A Leading Essex police officer is calling on the force to treble the number of cops trained to use tasers to combat the soaring number of attacks on officers.
Around 70 officers are trained to use the non-lethal weapon, but as policing numbers dwindle, Essex Police Federation chairman Mark Smith says more must be done to protect those out on duty.
“If you look at Essex Police compared to other forces around the country, we are quite low on the amount of officers we have trained to use tasers,” he said.
“Assaults on police are extremely high at the moment; tasers should not be looked at as firearms, they are personal protective equipment, no different to CS gas, or an officer's ASP baton.
“The right tool needs to be used at the right time but they should be used more widely to protect both officers and the general public.
“We know that money is short and I'm not asking for more equipment; we have the equipment, we just want to have more officers trained up to use them when necessary.”
His call for action comes just days after a man armed with a blow torch threatened to kill officers in a stand-off in Chelmsford.
A 23-year-old man was arrested just before 8.15pm on Wednesday, May 4, on suspicion of threats to kill. Police had been contacted after concerns were raised about the man in West Avenue.
Inspector Lee Devall said: “Officers equipped with tasers arrested a man threatening them with a blow torch for threats to kill.
“They talked him down and no one was hurt. All were unharmed and it was resolved peacefully in the end.”
The man was subsequently released without charge.”
There had been a hope to get every officer in the force trained up, a situation Mr Smith admits “isn't going to happen”, but said that Chief Constable of Essex Police Stephen Kavanagh was open to boosting the numbers.
“We would like to get as many officers trained as soon as possible,” he added.
“I want to at least treble what we have at the moment.
“If there's a situation and there's no support immediately available, it helps the morale of officers and the safety of the officers.
“It is not always a case of firing a taser and putting a volt into someone; just being drawn or using the red dot can be enough to deter people.
“If training up more officers to use tasers can stop just one officer or one member of the public from being assaulted, it is worth its weight in gold.”
The plan would involve response and patrol officers taught best practice when using tasers, alongside firearms officers and mutual-aid trained officers.
“What we don't want to happen is to have the quality of trained officers to drop, or to have the standard of training diminish in any way,” Mr Smith added.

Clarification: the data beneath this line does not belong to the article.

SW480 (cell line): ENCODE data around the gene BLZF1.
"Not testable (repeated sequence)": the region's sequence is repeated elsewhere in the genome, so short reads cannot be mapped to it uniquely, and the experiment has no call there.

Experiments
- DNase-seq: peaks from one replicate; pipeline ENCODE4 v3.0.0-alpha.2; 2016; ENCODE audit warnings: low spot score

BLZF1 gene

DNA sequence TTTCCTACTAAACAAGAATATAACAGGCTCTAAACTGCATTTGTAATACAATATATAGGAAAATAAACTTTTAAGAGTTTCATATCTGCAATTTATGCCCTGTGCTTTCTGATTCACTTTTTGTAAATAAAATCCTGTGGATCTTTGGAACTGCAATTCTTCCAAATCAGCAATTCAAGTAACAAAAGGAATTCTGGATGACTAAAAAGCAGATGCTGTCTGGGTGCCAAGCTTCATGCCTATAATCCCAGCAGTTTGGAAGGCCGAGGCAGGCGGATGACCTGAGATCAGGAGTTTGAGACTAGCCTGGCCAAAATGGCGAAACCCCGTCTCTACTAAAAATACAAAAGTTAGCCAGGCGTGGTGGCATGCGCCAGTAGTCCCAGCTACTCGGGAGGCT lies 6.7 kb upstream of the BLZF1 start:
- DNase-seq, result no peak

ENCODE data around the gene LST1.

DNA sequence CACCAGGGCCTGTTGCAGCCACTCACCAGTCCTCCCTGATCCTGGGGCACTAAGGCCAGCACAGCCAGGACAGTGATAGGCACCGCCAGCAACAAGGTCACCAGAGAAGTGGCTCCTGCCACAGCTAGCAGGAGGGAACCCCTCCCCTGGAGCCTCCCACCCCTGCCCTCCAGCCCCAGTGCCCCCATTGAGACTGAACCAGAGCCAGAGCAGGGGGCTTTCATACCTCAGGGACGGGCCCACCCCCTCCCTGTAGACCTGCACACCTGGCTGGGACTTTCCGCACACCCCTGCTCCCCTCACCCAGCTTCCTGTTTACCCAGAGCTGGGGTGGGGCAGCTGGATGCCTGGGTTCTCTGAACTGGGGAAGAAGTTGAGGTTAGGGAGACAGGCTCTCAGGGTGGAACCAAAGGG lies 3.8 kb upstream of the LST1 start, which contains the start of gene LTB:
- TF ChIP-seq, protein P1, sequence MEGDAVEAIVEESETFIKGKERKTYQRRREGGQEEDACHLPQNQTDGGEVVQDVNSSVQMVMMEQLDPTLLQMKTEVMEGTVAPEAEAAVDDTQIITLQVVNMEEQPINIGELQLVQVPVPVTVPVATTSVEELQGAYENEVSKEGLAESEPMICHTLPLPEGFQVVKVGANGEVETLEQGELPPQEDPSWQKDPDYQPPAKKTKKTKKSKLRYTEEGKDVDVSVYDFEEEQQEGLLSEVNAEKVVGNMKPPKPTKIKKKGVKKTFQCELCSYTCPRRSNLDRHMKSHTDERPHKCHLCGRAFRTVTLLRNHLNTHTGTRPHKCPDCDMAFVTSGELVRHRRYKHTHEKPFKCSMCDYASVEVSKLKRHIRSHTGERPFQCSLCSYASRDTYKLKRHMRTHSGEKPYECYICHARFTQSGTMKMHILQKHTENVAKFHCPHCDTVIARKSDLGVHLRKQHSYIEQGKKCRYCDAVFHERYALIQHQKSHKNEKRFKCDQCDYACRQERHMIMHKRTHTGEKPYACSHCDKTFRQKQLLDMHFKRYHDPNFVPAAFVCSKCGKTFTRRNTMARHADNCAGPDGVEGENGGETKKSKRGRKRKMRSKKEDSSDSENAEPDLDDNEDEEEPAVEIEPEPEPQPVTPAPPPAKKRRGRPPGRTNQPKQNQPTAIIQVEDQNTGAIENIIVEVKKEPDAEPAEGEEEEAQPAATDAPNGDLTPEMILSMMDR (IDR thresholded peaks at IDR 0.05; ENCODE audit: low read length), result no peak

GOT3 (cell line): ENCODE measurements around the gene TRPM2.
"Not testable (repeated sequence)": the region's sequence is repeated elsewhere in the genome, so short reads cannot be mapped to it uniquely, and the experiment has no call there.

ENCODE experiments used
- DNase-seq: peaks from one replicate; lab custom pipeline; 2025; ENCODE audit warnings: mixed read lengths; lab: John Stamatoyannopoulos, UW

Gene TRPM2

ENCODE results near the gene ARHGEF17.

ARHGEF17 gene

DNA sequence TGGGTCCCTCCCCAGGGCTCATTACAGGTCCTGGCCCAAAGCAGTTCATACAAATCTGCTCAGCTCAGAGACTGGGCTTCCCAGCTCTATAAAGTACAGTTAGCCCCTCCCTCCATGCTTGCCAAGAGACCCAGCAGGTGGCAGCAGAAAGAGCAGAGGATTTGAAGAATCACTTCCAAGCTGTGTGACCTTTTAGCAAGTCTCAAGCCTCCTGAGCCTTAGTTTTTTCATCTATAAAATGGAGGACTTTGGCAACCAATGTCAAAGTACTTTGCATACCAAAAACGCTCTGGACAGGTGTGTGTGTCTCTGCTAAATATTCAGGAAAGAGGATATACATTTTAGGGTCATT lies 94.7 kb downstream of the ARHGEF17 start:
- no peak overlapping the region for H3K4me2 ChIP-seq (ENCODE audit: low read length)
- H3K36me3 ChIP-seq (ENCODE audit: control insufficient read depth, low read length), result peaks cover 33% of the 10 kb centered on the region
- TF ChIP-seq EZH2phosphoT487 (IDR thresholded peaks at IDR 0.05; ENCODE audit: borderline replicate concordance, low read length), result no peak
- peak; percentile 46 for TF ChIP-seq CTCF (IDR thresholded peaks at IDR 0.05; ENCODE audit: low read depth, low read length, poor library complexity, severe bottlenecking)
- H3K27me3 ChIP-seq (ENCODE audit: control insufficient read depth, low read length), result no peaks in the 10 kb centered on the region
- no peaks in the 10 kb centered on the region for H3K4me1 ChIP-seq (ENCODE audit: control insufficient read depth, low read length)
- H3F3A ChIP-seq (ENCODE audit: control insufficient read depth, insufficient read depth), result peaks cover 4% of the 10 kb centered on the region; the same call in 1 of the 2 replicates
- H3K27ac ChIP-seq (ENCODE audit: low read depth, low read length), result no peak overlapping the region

“Rightly, police are held accountable for our actions, so I'm just asking for more officers to be trained in how to use them.”
According to Government figures for the last financial year – published in July 2015 –there were 353 recorded assaults and 418 assaults without injury on a constable recorded in Essex, part of 23,000 assaults on police officers across England and Wales in the same time-frame.
But new a new transparency drive will see full figures of assaults on police officers released in the weeks to come, a move which could unveil a more complete picture.
“I think they've got to have the correct data,” said Mr Smith.
“We've got to be open and honest about what is happening out there.
“We've also got to be open and honest about cuts to policing, we need to be open and honest about assaults.
“Police officer assaults aren't likely to go up, they're already high, they just weren't being recorded or reported.
“So the recording and reporting will go up. The officer assaults are already high, we know they're high, we just need some honesty in reporting that because it's not right that we're ignoring officers being assaulted.”
Late last month, the Home Office released figures showing how many times each of the UK's police forces used tasers.
The figures, for the entirety of 2015, show that Essex Police used their weapons on 152 separate occasions, the most of any of the forces in the East of England.
Of those 152, only 28 incidents actually saw the taser discharged, while the majority, 88, saw police use the aiming red dot as a deterrent.
Nationally, 10,329 incidents were recorded, with the Met Police the single biggest contributor, using their tasers 1,954 times.
Across the UK, the figure rose 2 per cent year-on-year, but the total amount of discharges actually fell by 3 per cent.